Epilogue: Alcan’s legacy for the socialist Prime Minister, Stephen Harper
If an NDP or Liberal government had done what Harper and Oliver did on Monday, every conservative MP, every conservative pundit, every conservative media outlet in Canada would be hoarse from screaming about the danger from the socialists to the Canadian economy.
That brings us to the legacy left by R. E. Powell who was president of Alcan in the 1940s and 50s as the company was building the Kitimat project.
As Global Mission, the company’s official history, relates, in 1951, Alcan signed an agreement with the British Columbia provincial government, that “called upon the company to risk a huge investment, without any government subsidy or financial backing and without any assured market for its product.”
According to the book, Powell sought to anticipate any future problems, given the tenor of the times, the possible or even likely nationalization of the smelter and the hydro-electric project.
So Powell insisted that the contract signed between Alcan and the province include preliminary clauses acknowledging that Alcan was paying for Kitimat without a single cent from the government:
Whereas the government is unwilling to provide and risk the very large amounts of money required to develop those water powers to produce power for which no market now exists or can be foreseen except through the construction of the facilities for the production of aluminum in the vicinity and….
Whereas the construction of the aluminum plant at or near the site of the said waterpower would accomplish without risk or to the GOVERNMENT the development power, the establishment of a permanent industry and the new of population and….
(Government in all caps in the original)
…the parties hereto agree as follows (the agreement, water licence and land permit)
Powell is quoted in the book as saying:
I asked the political leaders of BC if the government would develop the power and sell the energy to Alcan and they refused. We had to do it ourselves. Someday, perhaps, some politician will try to nationalize that power and grab it for the state. I will be dead and gone but some of you or your successors at Alcan may be here, and I hope the clauses in the agreement, approved by the solemn vote of the BC legislature, will give those future socialists good reason to pause and reflect.
In the late 1940s and early 1950s, the federal government had very little to do with the Kitimat project. With the declaration that Kitimat will be a public port, the federal government comes to the party 60 years late. But one has to wonder if the late Alcan president, R.E. Powell, ever considered that the “future socialists” he hoped would “pause and reflect” would be members of Canada’s Conservative party, Stephen Harper, Joe Oliver and Denis Lebel?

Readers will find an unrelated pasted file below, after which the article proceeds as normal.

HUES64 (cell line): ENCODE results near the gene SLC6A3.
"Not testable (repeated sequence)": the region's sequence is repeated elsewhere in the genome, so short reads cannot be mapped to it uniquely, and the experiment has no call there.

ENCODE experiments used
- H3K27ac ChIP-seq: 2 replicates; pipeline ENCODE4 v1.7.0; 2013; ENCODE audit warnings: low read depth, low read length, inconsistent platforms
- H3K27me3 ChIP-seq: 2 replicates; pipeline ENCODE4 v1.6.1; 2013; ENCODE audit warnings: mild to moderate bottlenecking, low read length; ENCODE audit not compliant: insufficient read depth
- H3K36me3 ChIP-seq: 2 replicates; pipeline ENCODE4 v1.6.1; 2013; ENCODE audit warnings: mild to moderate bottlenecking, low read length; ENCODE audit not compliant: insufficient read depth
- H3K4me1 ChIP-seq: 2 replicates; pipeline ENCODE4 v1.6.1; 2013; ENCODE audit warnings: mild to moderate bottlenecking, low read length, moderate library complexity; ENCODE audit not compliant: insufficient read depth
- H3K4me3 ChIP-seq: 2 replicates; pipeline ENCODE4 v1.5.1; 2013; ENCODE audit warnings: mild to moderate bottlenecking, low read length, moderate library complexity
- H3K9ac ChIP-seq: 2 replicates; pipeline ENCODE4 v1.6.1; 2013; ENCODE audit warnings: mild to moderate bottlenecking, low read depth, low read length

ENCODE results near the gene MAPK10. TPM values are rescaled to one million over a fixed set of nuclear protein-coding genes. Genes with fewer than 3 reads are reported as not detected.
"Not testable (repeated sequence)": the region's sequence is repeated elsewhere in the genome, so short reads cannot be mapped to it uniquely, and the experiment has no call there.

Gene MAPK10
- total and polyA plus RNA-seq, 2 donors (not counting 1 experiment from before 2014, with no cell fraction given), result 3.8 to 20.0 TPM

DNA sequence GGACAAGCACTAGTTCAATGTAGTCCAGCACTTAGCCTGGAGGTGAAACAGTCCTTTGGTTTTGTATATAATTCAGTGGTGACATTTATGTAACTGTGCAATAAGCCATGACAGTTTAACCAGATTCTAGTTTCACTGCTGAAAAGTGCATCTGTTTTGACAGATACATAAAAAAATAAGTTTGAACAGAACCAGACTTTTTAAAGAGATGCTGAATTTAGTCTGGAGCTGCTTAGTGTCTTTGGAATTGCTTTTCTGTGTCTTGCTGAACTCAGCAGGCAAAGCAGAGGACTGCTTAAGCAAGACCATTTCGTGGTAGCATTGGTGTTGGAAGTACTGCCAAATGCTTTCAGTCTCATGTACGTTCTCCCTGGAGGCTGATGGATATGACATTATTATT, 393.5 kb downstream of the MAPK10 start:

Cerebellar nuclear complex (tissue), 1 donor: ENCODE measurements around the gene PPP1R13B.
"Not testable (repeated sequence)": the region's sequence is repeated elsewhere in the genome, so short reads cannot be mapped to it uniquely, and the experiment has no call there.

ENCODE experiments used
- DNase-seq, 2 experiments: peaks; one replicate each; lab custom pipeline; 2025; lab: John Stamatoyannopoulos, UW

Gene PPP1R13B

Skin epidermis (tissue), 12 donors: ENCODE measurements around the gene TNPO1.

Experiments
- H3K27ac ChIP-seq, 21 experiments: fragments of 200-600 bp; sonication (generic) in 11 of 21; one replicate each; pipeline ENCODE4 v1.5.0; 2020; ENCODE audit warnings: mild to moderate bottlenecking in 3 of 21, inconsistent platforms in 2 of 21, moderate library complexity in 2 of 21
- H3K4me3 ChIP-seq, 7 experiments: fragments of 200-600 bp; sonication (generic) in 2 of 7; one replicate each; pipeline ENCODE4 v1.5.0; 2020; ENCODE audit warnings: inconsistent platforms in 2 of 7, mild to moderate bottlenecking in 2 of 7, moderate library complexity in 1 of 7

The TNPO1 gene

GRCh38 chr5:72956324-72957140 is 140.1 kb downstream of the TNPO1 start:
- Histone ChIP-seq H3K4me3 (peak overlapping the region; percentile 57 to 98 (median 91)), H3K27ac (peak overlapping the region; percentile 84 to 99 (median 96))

As part of the strengthened and modernized Canadian Environmental Assessment Act, 2012 (CEAA 2012) put in place to support the government’s Responsible Resource Development Initiative, the Canadian Environmental Assessment Agency must decide whether a federal environmental assessment is required for the proposed Pacific Northwest LNG Project in British Columbia. To assist it in making its decision, the Agency is seeking comments from the public on the project and its potential effects on the environment.
Progress Energy Canada Ltd. is proposing to construct and operate a liquefied natural gas (LNG) facility and marine terminal near Prince Rupert, within the District of Port Edward. The Pacific Northwest LNG facility would be located on Lelu Island. The proposed project would convert natural gas to LNG for export to Pacific Rim markets in Asia.
The agency says written comments must be submitted by March 11, 2013.
The CEAA says it will post its decision on the website if a federal environmental assessment is required.
It goes on to say:
If it is determined that a federal environmental assessment is required, the public will have three more opportunities to comment on this project, consistent with the transparency and public engagement elements of CEAA 2012.
Projects subject to CEAA 2012 are assessed using a science-based approach. If the project is permitted to proceed to the next phase, it will continue to be subject to Canada’s strong environmental laws, rigorous enforcement and follow-up, and increased fines.